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Some Bozeman small businesses concerned about fiscal cliff

By Katherine Mozzone, KTVM Reporter, kmozzone@ktvm.com
Published On: Dec 20 2012 07:31:34 PM MST
Updated On: Dec 20 2012 09:48:27 PM MST
BOZEMAN, Mont. -

We found out that at least one local business sent a letter to lawmakers, urging them to keep the country from going over the fiscal cliff.  We wanted to know if other small businesses in the area are worried about what could happen if there is no deal.

"We really just need to get this done."

Tim Christiansen owns downtown Bozeman wine shop Vino Per Tutti.  He's already been through one recession and without a deal from the President and Congress, he's afraid he'll be in for another one.  

"We're tired of digging," says Christiansen.

So, he's urging lawmakers to come to a resolution he believes will help drive his business.

"You enjoyed having a glass of wine with your dinner.  Well, if you don't have that money available, all the money's going just for the food to go into the dinner.  You don't have any money left over to buy a drink to go along with it," explains Christiansen.

That's why Christiansen says tax breaks for the middle class would help boost his business and he wants to let tax cuts for those making more than $250,000 expire.

"Letting the tax cuts for them expire is not going to hurt them in the long run, it will just stimulate business overall.  Business overall gets stimulated, then they're going to be making even more money," says Christiansen.

Christiansen says letting both tax breaks expire could slow business and he says it's not just his business that would be effected.

"Business for my distributors slows and my distributors are all Montana-based...so, if they slow, it starts rippling out to other areas and you multiply what happens in one store by hundreds of stores and all of the sudden, there's going to be another problem," explains Christiansen.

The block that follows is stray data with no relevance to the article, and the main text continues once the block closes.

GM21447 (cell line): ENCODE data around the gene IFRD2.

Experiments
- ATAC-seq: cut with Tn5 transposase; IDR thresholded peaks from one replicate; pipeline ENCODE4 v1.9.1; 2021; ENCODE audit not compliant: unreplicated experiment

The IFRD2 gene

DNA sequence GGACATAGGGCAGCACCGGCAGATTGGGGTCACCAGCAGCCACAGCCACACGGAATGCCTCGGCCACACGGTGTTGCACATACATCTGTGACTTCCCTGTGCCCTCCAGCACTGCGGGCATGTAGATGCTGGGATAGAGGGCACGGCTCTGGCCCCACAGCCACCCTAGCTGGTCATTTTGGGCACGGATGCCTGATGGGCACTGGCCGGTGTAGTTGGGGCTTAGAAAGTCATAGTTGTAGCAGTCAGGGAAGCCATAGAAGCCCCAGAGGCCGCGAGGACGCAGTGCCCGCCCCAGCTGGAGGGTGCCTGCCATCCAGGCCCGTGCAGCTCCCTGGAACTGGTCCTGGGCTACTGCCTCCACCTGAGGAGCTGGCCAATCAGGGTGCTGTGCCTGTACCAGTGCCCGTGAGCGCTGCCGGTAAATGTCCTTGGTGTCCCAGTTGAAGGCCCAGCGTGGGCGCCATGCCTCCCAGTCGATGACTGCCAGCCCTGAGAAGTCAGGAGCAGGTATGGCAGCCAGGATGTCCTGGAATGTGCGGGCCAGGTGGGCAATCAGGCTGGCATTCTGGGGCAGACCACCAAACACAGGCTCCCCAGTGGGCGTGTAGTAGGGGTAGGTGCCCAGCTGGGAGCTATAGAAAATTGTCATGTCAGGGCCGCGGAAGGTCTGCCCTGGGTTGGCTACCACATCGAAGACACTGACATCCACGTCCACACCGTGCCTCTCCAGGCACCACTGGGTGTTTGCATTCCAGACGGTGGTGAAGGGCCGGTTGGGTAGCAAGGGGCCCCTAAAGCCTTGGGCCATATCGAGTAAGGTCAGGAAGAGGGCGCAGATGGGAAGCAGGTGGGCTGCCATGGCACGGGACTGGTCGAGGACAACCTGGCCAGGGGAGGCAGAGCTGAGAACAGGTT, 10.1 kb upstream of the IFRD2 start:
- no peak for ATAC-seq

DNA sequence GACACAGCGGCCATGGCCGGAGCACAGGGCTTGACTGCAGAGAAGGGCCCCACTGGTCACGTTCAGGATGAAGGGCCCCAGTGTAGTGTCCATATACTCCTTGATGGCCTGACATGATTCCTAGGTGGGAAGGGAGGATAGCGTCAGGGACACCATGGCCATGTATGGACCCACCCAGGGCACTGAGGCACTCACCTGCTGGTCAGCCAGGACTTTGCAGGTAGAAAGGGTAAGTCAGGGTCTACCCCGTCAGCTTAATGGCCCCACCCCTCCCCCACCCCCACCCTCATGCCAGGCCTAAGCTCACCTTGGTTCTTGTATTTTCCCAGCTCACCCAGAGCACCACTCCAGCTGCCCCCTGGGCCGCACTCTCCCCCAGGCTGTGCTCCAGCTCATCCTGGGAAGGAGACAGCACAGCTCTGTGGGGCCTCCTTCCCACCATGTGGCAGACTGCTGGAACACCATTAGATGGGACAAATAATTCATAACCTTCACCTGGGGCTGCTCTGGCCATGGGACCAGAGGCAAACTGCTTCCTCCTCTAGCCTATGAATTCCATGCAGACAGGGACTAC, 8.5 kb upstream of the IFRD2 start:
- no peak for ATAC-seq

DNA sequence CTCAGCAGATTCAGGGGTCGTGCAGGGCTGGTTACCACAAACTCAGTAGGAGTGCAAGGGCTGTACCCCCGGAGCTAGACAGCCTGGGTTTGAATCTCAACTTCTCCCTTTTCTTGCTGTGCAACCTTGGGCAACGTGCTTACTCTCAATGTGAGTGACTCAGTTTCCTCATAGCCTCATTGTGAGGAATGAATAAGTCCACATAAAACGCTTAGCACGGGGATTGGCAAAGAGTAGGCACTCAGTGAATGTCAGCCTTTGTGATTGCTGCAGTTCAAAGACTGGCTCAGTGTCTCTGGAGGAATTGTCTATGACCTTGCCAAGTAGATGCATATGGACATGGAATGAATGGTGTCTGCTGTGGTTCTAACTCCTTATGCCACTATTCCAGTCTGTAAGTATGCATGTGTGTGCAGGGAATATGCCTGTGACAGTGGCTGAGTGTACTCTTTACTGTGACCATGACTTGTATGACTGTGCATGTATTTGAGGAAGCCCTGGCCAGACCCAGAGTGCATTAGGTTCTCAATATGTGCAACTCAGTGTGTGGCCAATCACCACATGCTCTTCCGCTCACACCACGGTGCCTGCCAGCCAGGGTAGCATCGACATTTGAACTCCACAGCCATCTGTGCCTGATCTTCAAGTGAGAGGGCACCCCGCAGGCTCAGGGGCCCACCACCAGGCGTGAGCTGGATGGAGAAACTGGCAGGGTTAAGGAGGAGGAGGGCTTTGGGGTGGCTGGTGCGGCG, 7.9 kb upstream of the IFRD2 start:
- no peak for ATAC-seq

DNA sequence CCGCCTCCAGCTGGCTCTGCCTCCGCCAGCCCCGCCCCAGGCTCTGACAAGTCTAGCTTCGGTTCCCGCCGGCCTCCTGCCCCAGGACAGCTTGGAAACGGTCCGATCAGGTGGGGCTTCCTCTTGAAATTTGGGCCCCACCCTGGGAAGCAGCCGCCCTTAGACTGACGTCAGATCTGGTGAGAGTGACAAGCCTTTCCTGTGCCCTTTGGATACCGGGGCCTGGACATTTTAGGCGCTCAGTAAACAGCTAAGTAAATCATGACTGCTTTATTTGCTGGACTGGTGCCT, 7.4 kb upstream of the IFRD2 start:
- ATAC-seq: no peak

After our conversation with Christiansen, we wanted to see if other Bozeman small businesses were concerned about the fiscal cliff.

Larry Bowman owns Owenhouse Ace Hardware.  He, too, knows what it's like to own a business during a recession.

"It's a real challenge for running a business.  You just have to be very, very careful with what you're spending in a business.  with what you're spending in a business, you have to be very careful with staffing levels, you have to be careful with all of your expenses because businesses go out of business all the time.  There's no guarantee that anyone's going to save you," explains Bowman.

Bowman says he's not sure what the resolution will look like.

"It will probably increase taxes on some people, hopefully not the people that are the least able to pay it, and there will be some spending cuts.  Hopefully, again, not on the people that have the greatest need," says Bowman.

But says he's confident lawmakers will reach a deal.

"They'll fiddle around like they always do but, at the last minute, they'll come through with something," says Bowman.